Yesterday, Chris got some flak for posting his top albums of 2006 without any commentary on them. He felt he would be repeating a lot of the stuff he already wrote about them earlier in the year. So he just kept it to a list. After kicking an idea around with him, I decided to post the following tongue-in-cheek item in the comments section:
gorilla vs. bear's Top 10 of 2006 . . . as translated by Eric Grubbs
10. Hot Chip, The Warning
--Here's a band that rocked my face off even though they don't use the standard instruments that rock most faces off. Layers of keyboards, vocals and drumbeats go places. And when I mean places, they're not some swanky clubs that play house music.
9. Grizzly Bear, Yellow House
--Not to be confused with Austin's Golden Bear, Grizzly Bear reminds me of Jim O'Rourke's best solo material. This is laid-back, atmospheric, folky pop that doesn't put you to sleep.
8. Beach House, Beach House
--This duo's recent performance at the Amsterdam Bar blew the roof off. The deal is, there is no roof where the bands play, but whatever. This is some pretty, chamber-like stuff. Yes, this is another mellow record on my Top 10, but it's great.
7. Sunset Rubdown, Shut Up I Am Dreaming
--Let's get the Bowie comparison out of the way: yeah, the guy sings like mid-70s Bowie, but not in a tacky way. The scope of this record is like a twee pop record, but it doesn't feel like a twee pop record.
6. Ghostface Killah, Fishscale
--Furthering the puzzlement of fellow bloggers like The Berg and Eric of Theme Park Experience about the hipness of gangsta rap, this is a straight-up gem. His flow is still right on target and his lyrics are totally raw. Enough rappers talk about their chains, rims and false teeth; Ghostface tells it how all great gangsta rap tells it: it's the CNN of the ghetto.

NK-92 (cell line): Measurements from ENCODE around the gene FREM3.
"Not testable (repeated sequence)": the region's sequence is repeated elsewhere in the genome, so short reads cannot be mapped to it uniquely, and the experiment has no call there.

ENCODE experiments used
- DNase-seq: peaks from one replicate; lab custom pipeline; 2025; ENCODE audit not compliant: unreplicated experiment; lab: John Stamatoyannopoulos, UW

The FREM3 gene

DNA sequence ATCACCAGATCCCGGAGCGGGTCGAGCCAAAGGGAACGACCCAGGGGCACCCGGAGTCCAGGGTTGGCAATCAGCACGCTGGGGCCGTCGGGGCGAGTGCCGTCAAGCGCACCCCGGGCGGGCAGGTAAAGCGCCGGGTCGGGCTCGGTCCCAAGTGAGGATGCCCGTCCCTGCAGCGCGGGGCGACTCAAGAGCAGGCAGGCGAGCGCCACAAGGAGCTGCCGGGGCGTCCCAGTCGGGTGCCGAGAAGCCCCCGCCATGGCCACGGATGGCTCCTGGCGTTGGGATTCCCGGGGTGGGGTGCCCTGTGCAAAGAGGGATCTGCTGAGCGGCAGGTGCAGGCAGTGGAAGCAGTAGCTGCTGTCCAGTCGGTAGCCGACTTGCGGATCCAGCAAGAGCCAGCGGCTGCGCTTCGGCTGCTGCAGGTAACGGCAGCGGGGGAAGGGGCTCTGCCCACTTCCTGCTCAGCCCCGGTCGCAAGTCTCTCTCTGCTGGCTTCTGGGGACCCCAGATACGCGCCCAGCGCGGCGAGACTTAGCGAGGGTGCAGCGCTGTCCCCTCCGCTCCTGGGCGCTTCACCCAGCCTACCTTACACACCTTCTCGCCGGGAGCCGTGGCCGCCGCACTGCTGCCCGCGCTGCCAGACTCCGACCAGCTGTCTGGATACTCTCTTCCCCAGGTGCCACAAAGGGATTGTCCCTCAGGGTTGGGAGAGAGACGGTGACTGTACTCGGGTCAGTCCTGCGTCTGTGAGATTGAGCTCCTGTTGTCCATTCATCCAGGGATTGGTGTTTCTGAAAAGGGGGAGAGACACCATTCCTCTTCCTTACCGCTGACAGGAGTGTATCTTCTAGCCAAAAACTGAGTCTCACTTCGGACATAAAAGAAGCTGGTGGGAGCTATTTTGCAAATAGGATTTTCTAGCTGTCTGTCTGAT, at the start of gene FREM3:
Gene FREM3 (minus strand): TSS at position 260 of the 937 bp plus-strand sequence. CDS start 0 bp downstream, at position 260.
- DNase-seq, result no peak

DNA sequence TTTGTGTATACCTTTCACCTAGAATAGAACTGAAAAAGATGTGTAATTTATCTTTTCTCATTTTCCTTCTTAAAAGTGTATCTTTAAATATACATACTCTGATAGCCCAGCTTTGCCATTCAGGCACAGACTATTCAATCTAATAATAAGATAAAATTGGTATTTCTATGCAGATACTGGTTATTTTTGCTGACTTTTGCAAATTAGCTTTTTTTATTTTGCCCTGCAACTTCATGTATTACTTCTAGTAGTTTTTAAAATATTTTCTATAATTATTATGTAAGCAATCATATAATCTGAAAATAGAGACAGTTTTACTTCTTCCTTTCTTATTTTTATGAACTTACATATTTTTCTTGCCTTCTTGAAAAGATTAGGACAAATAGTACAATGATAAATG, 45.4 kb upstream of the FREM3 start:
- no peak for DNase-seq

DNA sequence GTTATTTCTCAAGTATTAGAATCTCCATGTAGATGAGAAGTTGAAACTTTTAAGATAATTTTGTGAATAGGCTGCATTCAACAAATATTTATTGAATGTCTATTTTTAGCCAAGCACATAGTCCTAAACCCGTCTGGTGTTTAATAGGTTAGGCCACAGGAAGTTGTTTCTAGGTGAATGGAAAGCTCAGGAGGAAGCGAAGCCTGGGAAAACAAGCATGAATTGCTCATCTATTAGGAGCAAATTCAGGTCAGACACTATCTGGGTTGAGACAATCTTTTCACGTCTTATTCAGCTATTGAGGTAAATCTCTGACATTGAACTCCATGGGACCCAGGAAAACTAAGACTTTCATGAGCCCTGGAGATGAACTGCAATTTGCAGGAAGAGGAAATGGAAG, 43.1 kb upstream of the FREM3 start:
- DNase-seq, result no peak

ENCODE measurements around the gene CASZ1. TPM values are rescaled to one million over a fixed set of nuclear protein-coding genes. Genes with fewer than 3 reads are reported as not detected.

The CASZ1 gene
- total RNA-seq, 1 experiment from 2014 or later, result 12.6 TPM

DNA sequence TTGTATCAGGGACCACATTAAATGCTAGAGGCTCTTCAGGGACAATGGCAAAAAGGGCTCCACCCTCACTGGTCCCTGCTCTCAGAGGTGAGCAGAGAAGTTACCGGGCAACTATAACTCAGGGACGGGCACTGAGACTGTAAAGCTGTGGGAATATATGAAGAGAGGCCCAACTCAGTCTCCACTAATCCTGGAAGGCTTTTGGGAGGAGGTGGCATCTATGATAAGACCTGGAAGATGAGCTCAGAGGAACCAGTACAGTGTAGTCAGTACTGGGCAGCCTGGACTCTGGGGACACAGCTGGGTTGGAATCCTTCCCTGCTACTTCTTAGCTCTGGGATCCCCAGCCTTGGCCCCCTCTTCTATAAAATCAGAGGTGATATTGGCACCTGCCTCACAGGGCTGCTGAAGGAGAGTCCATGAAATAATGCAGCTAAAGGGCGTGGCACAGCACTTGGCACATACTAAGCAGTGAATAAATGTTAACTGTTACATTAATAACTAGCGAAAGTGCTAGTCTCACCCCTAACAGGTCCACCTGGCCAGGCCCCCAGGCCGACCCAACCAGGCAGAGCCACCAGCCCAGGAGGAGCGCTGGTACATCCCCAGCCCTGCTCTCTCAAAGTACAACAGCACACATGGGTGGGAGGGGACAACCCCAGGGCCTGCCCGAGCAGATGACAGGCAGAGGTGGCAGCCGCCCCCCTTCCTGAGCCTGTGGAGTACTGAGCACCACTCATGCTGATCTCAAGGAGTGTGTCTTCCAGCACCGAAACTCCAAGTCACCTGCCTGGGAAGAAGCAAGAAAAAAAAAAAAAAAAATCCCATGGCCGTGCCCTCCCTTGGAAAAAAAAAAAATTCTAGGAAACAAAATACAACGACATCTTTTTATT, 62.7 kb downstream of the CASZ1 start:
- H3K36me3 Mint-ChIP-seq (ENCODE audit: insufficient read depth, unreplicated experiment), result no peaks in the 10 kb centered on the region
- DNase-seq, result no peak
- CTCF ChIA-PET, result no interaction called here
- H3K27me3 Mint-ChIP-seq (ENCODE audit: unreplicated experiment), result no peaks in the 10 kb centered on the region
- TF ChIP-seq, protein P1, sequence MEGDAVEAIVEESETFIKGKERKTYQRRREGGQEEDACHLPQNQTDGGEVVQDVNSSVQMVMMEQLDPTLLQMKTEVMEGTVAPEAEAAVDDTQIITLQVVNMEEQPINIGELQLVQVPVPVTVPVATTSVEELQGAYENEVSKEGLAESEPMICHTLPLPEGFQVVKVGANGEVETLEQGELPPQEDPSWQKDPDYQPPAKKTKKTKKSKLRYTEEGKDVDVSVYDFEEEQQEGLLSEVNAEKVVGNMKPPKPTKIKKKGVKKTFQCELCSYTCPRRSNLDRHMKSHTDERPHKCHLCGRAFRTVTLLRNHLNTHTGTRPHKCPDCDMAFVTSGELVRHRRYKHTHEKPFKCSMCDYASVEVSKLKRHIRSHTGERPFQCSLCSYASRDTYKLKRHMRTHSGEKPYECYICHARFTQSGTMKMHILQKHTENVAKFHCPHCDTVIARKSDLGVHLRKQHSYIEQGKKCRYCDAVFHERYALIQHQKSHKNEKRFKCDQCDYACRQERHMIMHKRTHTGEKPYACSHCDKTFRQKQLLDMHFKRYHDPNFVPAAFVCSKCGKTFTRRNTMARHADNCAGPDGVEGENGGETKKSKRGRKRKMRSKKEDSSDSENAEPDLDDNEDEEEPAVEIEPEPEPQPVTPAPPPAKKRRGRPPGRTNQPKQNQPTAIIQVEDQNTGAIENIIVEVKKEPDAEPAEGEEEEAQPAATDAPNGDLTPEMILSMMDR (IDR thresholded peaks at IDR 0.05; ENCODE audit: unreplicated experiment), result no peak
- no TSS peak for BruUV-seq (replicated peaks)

5. Love Is All, Nine Times That Same Song
--You want some poppy rock that sounds alive? Here you go. Love is All feature some spectacular female vocals and really catchy guitar along with some tasty bells and whistles.
4. Clipse, Hell Hath No Fury
--The record everybody has been waiting for, except for those who haven't or don't understand what's so great about these guys or gangsta rap in general. Not to be confused with the Coup, this is some more smart rap that blasts out of your speakers and opens your mind. Using non-traditional beats (like coins, steel drums, banging on steel walls) makes this even more appealing.
3. Joanna Newsom, Ys
--She's done it again! Joanna is my homegirl with a record that Joni Mitchell, Bjork and Fiona Apple would kill to make. Yes, this record could be considered an EP at only five songs, but these fifty-five minutes will hold you tight and knock your socks off.
2. Midlake, The Trials of Van Occupanther
--Denton band drops the Flaming Lips vibe for something that America and Fleetwood Mac did in the Seventies. With a one-two punch of "Roscoe" and "Bandits," this is a stellar little record of quiet beauty.
1. The Knife, Silent Shout
--This record sounds like it came out in 1986. This is all electronic with vintage sounds from dance music's past. It's a head-trip and it's my jam out of all the jams I heard this year. Don't ask me why, but it just jams my mind.
Hear me out: other than Midlake's albums, I had not really heard any of the aforementioned records. I pulled up the iTunes music store, listened to some sound clips and wrote what I wrote. It was fun to gauge what somebody else might think about these records, especially records that I don't really "get." Some people got the joke and some didn't. I don't mean to piss on a hipster mentality, but it was a little fun doing something like Geoff would do.